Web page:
I took my disabled husband to Kennywood so he could see his granddaughter march in a parade held there.
I was a little concerned about how I would get him down the ramp to the tunnel in his wheelchair, so I called in advance to see if there was any other way to get in. Because of the parade, I was told that that was the only entrance I could use.
But they told me I could just ask one of the security guards at the gate to help me down the ramp, and when I was ready to leave I could look for a security guard to help me back up the ramp.
I would like to thank the two Bills who helped me -- the first Bill who helped us down the ramp when we arrived, and the other Bill who not only helped us up the ramp when we were ready to leave, but also pushed my husband in his wheelchair all the way to our car.
I would also like to thank the two gentlemen who helped get my husband on and off the train ride.
All of these men helped us have an enjoyable time at Kennywood that day, and we just want them to know how much we appreciated their kindness. It just goes to prove that there still are good people in this world!
On a recent afternoon, my 20-year-old son who has Down syndrome was out with a friend shopping at Ruthfred Market in Bethel Park.
He is a high-functioning individual determined to become competitively employed and self-sufficient. While attempting to purchase some items using his Visa debit card, the transaction was declined because of insufficient funds. He left the store without making a purchase.
Once he was outside, a stranger who witnessed this gave him a $20 bill and told him to go back inside and make his purchase. My son has learned much from that afternoon's adventure, especially that one must be aware of available funds in one's account prior to attempting purchases. But the most important thing he learned is that there are kind people in the world watching out for him.
He is beside himself trying to figure out how to repay this kindness. Since we may never learn this man's identity and repay him directly, my husband and I are helping our son understand the concept of "paying forward."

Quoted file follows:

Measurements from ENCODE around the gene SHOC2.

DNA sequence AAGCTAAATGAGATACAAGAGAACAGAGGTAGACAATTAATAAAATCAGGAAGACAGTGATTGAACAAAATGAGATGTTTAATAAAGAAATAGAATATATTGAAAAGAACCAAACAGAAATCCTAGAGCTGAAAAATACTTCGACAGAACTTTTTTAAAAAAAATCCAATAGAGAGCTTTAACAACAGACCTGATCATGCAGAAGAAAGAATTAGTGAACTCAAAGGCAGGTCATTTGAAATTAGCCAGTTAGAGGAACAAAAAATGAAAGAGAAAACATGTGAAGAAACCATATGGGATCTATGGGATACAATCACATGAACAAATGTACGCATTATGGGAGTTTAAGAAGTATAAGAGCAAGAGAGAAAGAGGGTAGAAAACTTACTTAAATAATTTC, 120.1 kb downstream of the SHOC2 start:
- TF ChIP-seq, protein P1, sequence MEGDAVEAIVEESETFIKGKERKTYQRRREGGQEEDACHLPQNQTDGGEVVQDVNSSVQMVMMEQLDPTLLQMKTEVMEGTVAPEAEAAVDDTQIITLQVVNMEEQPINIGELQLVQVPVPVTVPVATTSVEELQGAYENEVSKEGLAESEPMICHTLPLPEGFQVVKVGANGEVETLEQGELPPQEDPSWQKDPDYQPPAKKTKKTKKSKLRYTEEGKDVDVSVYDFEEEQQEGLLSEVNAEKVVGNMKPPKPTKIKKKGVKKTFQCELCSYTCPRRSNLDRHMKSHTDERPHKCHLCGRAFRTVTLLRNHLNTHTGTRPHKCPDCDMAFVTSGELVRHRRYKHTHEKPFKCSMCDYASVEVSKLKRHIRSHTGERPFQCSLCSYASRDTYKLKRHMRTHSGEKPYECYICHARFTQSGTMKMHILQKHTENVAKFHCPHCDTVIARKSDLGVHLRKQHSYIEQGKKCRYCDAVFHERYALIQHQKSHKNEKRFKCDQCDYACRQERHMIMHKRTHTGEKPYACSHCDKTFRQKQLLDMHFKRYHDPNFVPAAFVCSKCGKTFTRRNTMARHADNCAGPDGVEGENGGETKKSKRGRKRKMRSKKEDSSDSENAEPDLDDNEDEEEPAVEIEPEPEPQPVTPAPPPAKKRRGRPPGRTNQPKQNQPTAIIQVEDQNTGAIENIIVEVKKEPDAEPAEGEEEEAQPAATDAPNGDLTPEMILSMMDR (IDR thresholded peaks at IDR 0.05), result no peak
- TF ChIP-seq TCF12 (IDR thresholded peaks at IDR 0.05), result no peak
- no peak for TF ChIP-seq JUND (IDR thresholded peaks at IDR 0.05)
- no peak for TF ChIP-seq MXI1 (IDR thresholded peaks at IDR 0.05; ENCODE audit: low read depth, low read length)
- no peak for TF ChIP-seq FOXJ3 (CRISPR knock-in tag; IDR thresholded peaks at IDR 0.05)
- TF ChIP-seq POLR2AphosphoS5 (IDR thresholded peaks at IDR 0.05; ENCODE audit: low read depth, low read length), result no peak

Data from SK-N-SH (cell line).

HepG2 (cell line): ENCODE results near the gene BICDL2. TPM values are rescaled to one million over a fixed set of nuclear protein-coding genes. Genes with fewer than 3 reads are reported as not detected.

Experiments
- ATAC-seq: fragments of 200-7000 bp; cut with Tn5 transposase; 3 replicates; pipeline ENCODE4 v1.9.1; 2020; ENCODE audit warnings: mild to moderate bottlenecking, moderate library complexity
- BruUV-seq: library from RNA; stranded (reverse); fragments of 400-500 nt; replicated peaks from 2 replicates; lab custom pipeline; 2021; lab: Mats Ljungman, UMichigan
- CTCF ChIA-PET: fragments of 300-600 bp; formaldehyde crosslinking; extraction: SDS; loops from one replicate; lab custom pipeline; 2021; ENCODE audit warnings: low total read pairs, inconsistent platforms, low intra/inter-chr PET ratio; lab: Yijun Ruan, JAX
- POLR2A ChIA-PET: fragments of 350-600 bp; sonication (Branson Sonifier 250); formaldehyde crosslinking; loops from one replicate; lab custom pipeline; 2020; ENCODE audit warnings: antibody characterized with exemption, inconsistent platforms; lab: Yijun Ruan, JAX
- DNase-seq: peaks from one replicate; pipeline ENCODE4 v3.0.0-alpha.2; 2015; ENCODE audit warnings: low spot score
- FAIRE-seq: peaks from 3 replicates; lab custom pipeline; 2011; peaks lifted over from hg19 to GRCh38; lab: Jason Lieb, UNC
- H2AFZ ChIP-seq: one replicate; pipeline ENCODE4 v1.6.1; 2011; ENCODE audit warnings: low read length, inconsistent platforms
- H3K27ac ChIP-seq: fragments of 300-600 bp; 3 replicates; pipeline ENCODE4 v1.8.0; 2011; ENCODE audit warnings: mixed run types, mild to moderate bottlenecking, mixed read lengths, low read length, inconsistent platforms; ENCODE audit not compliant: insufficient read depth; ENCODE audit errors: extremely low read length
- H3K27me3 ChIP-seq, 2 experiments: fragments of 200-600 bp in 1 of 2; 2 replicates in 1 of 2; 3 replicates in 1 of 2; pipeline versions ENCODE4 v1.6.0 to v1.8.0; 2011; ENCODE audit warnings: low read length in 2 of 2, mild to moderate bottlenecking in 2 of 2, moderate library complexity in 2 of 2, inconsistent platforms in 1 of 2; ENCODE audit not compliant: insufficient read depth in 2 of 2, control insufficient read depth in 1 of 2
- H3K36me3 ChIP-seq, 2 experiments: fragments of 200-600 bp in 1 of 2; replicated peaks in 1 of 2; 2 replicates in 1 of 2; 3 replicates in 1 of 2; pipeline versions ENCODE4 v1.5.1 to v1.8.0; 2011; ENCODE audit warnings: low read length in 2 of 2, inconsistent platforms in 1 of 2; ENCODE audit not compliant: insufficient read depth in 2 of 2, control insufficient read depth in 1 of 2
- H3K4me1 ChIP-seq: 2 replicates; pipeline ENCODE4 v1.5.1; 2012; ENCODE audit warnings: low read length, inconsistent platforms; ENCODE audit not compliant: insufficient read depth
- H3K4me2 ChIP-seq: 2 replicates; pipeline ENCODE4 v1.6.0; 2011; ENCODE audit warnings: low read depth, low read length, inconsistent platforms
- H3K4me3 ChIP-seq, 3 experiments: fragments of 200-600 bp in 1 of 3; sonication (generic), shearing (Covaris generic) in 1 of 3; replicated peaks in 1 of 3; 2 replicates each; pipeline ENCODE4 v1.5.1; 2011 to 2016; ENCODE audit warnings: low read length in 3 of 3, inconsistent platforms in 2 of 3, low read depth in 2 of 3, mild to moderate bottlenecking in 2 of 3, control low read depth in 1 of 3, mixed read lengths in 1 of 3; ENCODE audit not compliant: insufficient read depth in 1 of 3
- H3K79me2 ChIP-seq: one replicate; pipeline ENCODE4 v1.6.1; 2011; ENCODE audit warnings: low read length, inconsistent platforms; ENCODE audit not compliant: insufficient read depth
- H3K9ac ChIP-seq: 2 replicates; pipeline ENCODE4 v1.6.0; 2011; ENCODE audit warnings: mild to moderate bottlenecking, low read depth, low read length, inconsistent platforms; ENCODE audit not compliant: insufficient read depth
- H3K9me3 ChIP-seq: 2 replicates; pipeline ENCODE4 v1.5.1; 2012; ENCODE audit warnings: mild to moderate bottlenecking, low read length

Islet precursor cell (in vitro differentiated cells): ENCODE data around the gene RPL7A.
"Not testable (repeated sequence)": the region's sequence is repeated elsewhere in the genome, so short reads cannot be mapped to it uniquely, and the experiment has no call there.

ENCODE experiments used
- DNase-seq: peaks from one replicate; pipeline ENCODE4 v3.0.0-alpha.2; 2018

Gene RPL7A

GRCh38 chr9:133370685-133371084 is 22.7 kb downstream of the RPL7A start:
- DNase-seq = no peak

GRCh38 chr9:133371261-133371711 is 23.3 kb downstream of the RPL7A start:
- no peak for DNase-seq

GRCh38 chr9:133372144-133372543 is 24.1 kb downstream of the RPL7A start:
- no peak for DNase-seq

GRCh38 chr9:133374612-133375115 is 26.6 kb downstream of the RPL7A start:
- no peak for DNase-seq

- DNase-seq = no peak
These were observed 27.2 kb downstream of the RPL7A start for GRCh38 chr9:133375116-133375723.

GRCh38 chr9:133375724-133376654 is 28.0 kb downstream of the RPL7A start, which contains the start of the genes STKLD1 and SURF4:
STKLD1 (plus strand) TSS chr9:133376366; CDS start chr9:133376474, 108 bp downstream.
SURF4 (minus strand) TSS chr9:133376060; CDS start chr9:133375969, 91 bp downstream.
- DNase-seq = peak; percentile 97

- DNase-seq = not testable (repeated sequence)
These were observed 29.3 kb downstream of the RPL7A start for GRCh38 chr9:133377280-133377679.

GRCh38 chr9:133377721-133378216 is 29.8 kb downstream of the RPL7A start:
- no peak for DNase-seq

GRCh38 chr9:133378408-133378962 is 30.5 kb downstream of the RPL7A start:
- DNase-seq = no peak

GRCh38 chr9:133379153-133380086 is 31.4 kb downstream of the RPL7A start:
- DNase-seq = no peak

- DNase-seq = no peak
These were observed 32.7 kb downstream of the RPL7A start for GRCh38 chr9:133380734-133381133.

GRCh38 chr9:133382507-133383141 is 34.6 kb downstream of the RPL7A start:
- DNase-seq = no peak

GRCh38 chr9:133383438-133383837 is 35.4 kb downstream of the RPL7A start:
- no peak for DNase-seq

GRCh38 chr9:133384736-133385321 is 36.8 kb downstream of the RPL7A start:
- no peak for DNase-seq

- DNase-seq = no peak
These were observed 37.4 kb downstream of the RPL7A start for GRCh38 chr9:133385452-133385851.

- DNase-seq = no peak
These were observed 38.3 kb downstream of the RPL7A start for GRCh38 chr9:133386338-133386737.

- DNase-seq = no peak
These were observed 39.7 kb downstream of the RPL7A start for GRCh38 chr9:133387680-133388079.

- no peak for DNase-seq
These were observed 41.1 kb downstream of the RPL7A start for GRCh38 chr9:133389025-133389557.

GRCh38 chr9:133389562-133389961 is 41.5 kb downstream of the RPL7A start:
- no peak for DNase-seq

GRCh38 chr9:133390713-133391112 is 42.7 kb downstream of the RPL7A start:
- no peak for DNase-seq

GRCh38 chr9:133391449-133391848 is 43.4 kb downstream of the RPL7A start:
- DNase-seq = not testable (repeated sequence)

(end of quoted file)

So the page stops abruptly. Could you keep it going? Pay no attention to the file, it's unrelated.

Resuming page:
In a world where it is unfortunately common to take advantage of people with special needs, we've been teaching our son to beware of strangers. Thank you, kind sir, for demonstrating to him an equally, perhaps even more important lesson. The best way to learn is through personal experience.
I collapsed last month in the parking lot of the Home Depot in East Liberty. My friend was trying to help me to my feet when I heard voices asking if we were OK and if we needed an ambulance.
Immediately, strong arms lifted me and assisted me to a motorized chair. A kind lady saw to it that my sandals and purse were with me. These people stayed with us until they made sure we were OK.
I wasn't able to look up at the faces of these wonderful people. My friend tells me that there were five, one of whom was an employee. They were outstanding in many ways -- unhesitating with kindness and willingness to extend themselves for a stranger, to name a few.
They combined their abilities to form a team in the blink of an eye, each playing a significant role in getting this old girl out of a mess.
I've seen the television show "What Would You Do?". Sometimes the way people respond to situations involving strangers can make you question your faith in humanity. Yesterday, my faith was restored.
Has someone done you right? Send your Random Act of Kindness to firstname.lastname@example.org, or write to Portfolio, Post-Gazette, 34 Blvd. of the Allies, Pittsburgh, PA 15222. First Published September 13, 2012 4:00 AM